Pistons and connecting rods - examination and renovation

1 Examine the pistons for ovality, scoring, and scratches. Check the connecting rods for wear and damage. The connecting rods carry a letter indicating their weight class; all the rods fitted must be of the same class.

2 The gudgeon pins are an interference fit in the connecting rods, and if new pistons are to be fitted to the existing connecting rods, the work should be carried out by a Ford dealer who will have the necessary tooling. Note that the oil splash hole in the connecting rod must be located on the right-hand side of the piston (the arrow on the piston crown faces forwards).

3 If new rings are to be fitted to the existing pistons, expand the old rings over the top of the pistons. The use of two or three old feeler blades will be helpful in preventing the rings dropping into empty grooves. Note that the oil control ring is in three sections.

4 Before fitting the new rings to the pistons, insert them into the cylinder bore and use a feeler blade to check that the end gaps are within the specified limits (see illustration).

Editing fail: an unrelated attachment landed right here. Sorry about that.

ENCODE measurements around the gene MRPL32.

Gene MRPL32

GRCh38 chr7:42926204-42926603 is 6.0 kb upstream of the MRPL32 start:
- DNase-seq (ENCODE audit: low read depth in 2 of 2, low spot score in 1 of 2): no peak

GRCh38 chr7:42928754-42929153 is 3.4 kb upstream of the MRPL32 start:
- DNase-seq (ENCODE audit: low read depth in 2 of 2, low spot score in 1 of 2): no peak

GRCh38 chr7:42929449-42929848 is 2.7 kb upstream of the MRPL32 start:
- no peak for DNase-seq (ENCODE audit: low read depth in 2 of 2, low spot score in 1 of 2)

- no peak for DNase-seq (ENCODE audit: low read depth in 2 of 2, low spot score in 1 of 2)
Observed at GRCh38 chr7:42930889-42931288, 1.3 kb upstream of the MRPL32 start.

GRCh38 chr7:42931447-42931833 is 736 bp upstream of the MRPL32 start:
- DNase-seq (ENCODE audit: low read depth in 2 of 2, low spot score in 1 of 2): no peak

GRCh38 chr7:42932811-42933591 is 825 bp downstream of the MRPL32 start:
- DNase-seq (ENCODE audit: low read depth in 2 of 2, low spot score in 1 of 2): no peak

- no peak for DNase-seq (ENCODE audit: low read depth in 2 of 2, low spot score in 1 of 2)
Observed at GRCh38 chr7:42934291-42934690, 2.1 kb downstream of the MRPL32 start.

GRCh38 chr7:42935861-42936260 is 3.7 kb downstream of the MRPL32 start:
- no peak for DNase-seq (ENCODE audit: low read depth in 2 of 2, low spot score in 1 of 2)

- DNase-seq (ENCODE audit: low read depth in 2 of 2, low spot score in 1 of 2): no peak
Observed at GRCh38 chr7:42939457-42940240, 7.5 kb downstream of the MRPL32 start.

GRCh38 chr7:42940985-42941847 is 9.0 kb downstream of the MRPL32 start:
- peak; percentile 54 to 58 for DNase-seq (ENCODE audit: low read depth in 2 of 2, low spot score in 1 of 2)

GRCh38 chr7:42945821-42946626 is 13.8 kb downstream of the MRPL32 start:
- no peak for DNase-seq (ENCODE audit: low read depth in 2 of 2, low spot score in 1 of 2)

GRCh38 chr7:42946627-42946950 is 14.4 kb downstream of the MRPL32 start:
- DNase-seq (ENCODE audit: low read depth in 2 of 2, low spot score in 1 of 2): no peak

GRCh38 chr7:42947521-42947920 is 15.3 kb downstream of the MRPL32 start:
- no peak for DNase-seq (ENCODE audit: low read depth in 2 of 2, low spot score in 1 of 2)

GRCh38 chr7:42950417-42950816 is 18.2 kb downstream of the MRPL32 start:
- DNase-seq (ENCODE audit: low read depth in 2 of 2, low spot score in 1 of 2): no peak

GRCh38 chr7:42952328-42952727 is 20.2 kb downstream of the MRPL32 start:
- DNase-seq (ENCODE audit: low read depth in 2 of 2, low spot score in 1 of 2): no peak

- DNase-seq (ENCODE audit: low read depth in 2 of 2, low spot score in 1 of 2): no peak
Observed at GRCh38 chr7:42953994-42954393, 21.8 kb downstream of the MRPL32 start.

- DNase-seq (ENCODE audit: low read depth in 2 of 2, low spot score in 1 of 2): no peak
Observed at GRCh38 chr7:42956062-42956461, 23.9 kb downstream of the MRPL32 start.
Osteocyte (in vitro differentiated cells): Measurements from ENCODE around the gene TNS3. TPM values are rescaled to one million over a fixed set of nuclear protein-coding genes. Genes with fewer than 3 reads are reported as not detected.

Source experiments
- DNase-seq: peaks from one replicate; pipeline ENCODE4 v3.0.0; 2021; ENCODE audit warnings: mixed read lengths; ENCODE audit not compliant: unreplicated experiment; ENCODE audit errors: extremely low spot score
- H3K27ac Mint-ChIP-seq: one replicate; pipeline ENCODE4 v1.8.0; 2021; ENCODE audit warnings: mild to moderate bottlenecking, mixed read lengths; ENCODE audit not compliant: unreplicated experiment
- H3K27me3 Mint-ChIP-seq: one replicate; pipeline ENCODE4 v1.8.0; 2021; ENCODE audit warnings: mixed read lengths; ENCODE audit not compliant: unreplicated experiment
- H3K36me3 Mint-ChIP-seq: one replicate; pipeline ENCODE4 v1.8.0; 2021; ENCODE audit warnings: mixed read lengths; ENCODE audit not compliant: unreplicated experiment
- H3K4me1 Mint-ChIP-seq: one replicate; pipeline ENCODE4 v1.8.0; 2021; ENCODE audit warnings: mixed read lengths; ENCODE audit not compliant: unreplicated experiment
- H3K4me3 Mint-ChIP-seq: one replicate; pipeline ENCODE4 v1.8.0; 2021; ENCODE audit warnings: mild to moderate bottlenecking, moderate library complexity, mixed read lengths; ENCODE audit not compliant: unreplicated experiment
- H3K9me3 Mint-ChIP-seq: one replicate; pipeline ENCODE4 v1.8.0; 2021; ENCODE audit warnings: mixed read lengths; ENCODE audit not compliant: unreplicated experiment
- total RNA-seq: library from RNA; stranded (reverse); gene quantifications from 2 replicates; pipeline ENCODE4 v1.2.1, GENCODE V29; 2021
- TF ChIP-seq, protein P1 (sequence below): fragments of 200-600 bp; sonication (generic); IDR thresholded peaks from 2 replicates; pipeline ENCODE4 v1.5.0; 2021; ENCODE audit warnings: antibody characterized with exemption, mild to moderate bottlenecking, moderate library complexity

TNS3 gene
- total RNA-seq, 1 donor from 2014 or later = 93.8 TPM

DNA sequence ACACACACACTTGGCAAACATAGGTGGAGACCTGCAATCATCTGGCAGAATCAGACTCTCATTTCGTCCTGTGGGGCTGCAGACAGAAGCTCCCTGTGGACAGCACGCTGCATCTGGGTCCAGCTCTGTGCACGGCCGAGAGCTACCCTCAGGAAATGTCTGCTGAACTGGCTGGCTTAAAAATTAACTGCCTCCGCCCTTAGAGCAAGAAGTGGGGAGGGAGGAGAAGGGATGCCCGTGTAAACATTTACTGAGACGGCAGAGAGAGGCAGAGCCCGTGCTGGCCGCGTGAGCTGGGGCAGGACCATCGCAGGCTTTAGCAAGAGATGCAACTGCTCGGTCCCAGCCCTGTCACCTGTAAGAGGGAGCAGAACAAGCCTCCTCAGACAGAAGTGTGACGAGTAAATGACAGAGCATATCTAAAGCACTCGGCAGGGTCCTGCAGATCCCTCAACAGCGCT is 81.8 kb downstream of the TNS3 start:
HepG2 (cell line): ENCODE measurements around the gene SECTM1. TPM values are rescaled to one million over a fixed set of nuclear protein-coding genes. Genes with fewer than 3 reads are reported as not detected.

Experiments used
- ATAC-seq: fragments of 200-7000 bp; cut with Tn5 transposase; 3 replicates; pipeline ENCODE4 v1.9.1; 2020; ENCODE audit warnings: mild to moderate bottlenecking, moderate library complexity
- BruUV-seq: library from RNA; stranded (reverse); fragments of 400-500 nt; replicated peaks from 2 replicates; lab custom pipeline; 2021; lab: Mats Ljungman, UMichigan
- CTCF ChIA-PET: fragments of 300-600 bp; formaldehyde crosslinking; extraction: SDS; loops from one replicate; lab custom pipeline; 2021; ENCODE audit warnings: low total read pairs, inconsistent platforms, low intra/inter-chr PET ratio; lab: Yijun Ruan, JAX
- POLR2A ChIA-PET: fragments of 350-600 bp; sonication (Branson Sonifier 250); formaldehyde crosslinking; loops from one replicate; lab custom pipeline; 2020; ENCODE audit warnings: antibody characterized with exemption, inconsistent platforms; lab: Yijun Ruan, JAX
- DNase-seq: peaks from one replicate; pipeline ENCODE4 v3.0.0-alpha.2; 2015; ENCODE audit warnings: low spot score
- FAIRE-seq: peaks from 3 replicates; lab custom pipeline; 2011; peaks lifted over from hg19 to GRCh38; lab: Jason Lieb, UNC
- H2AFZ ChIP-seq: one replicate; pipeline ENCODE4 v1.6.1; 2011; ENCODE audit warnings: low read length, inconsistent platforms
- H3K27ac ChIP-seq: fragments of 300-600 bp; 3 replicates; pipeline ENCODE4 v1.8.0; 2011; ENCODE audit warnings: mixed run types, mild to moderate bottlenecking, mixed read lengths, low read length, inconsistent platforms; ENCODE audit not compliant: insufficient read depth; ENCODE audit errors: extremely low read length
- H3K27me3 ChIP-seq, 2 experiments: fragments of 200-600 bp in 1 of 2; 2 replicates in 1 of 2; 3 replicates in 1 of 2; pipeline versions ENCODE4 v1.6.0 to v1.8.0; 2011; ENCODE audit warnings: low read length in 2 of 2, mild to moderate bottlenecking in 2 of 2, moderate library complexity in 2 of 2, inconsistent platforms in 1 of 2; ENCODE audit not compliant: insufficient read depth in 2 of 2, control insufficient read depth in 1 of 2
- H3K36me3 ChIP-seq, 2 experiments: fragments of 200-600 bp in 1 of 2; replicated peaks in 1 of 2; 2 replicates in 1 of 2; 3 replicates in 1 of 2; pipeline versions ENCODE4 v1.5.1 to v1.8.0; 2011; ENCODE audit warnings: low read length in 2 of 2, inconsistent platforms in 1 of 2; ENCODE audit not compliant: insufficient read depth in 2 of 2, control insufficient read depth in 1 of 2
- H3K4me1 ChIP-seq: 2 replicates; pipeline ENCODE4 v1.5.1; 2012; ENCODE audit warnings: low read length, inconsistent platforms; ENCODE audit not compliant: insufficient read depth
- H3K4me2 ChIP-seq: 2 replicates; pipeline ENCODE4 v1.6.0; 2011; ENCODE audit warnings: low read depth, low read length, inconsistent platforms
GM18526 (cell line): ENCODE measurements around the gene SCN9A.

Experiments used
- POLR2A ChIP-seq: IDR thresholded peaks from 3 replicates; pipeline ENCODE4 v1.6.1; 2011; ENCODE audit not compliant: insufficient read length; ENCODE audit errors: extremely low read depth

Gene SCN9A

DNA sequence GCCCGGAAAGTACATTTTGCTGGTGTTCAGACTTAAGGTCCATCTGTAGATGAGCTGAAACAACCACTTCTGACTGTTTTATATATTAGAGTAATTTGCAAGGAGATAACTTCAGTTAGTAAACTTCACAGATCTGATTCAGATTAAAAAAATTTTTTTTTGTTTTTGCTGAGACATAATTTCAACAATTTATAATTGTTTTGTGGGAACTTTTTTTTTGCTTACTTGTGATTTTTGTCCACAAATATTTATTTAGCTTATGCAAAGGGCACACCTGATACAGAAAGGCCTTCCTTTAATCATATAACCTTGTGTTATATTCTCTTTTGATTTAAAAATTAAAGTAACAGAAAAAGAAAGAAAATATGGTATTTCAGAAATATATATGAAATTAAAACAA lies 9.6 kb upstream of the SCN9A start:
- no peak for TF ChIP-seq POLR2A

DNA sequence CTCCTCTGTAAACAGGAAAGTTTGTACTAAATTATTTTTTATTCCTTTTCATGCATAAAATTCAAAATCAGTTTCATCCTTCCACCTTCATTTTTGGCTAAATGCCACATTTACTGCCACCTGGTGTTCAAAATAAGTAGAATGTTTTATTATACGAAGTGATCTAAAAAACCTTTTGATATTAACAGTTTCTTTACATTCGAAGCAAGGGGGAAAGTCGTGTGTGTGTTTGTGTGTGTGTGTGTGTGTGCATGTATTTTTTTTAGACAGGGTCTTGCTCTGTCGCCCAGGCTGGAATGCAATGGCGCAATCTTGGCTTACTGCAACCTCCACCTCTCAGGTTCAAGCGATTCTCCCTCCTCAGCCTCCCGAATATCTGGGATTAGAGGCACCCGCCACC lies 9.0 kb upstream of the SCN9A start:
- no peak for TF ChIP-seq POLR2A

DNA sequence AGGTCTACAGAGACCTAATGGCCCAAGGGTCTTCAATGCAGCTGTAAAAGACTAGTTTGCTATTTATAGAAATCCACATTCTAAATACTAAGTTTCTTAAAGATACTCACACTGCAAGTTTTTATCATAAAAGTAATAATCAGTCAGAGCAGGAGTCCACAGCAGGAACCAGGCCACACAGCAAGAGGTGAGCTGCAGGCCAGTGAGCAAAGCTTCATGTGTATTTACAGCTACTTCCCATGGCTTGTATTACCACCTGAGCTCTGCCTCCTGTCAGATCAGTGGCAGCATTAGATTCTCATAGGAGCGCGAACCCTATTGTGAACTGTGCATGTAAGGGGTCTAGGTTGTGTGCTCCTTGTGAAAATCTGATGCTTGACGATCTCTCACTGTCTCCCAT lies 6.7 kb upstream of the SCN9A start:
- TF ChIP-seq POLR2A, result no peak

33.4 Checking a piston ring gap at the top of the cylinder bore
33.4 Checking a piston ring gap at the top of the cylinder bore

5 Clean out the piston ring groove using a piece of old piston ring as a scraper. Be careful not to scratch the aluminium surface of the pistons. Protect your fingers - piston ring edges are sharp.

6 Fit the oil control ring sections with the spreader ends abutted opposite the front of the piston. The side ring gaps should be 25 mm (1.0 in) either side of the spreader gap. Fit the tapered lower compression ring with the “TOP” mark towards the top of the piston and the gap 150º from the spreader gap, then fit the upper compression ring with the gap 150º on the other side of the spreader gap. Note that the compression rings are coated with a molybdenum skin which must not be damaged.

Note also that the compression rings are made of cast iron, and will snap if expanded too far.

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